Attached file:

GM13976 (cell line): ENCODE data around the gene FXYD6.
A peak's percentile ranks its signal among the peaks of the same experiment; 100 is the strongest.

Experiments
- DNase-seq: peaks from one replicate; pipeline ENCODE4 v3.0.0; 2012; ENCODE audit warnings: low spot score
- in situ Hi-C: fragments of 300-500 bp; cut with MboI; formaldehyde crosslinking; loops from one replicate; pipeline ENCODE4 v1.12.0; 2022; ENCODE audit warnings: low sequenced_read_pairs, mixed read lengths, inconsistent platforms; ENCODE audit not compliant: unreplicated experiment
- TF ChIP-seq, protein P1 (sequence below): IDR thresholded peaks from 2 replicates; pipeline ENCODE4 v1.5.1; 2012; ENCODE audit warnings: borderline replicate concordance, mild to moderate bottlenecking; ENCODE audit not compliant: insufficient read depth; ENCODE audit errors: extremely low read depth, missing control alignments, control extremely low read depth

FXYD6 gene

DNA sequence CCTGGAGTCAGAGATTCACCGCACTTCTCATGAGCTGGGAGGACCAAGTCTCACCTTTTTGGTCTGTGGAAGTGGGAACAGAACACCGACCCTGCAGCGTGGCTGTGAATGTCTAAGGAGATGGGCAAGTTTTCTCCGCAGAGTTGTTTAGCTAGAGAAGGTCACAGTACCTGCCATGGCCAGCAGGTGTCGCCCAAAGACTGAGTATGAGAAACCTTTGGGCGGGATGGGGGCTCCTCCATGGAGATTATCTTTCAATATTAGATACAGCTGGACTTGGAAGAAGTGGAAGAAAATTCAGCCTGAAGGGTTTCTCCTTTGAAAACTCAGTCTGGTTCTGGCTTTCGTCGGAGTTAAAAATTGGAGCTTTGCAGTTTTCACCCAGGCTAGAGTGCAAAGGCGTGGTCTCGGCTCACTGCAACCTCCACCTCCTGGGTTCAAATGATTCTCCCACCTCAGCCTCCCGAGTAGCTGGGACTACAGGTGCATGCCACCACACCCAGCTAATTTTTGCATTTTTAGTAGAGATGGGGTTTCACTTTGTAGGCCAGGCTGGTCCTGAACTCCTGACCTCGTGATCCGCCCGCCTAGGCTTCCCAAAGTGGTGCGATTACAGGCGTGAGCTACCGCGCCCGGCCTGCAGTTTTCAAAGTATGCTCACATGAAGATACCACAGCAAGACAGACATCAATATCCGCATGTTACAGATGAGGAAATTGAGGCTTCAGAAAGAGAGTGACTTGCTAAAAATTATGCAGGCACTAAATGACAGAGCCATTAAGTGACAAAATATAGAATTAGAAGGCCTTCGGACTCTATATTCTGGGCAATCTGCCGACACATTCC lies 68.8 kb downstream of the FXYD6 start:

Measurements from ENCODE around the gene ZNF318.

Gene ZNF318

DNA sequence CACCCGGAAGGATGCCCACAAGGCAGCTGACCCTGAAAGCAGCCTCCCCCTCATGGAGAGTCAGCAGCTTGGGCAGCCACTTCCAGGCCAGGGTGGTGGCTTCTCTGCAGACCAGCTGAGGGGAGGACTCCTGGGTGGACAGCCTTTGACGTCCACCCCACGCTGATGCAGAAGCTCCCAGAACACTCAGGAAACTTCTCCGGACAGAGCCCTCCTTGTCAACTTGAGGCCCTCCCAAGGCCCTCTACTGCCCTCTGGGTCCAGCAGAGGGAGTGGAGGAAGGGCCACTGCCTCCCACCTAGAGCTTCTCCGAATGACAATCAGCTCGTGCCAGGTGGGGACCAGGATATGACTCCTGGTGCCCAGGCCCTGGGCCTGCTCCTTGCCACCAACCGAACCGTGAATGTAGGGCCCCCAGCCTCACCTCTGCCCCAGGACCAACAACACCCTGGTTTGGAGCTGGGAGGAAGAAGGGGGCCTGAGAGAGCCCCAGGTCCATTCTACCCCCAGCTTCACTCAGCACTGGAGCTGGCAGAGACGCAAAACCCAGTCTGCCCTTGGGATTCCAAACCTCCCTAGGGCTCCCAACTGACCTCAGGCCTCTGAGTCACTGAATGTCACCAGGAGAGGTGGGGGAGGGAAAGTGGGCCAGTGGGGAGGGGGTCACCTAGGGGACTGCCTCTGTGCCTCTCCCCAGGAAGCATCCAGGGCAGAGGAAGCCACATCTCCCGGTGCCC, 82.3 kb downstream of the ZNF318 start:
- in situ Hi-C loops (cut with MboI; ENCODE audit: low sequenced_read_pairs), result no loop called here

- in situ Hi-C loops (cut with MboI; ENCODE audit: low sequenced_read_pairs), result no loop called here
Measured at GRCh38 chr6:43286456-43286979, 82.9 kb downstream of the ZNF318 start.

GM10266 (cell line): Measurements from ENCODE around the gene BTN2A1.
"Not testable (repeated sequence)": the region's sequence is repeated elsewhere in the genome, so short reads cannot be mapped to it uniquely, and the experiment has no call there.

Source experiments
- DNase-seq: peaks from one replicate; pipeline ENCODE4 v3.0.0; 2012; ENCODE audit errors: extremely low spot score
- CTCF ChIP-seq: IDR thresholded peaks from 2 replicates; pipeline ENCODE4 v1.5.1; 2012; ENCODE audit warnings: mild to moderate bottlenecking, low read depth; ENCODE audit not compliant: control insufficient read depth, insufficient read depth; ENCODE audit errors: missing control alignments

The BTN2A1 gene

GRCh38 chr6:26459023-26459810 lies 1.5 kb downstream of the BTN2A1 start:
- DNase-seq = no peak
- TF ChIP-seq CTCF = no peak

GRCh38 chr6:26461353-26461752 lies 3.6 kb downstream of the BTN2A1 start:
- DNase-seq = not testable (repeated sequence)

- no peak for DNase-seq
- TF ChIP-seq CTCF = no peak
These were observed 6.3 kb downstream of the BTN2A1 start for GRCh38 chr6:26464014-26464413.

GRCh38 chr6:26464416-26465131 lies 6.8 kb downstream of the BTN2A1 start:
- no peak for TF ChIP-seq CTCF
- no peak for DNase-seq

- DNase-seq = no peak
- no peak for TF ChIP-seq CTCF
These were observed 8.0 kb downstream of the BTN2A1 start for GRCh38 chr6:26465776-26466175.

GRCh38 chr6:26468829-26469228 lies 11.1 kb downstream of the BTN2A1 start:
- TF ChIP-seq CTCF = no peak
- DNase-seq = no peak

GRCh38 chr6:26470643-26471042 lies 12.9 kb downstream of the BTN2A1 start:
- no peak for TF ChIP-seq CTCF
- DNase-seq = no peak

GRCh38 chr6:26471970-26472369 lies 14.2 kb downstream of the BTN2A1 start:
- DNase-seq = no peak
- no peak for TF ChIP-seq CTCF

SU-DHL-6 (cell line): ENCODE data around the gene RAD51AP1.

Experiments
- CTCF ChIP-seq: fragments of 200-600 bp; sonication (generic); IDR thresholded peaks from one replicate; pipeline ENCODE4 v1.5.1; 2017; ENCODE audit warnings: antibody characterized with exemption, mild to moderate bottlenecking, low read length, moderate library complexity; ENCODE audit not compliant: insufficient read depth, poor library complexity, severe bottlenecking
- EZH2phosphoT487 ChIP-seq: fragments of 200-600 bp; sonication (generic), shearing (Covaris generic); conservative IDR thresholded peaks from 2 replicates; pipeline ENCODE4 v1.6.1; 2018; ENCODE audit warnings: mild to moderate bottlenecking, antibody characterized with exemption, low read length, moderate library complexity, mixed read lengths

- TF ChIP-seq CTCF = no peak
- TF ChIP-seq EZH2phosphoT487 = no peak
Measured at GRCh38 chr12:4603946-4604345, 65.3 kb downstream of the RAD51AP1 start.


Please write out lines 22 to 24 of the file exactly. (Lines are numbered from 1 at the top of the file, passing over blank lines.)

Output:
- DNase-seq = no peak
- TF ChIP-seq CTCF = no peak

GRCh38 chr6:26461353-26461752 lies 3.6 kb downstream of the BTN2A1 start: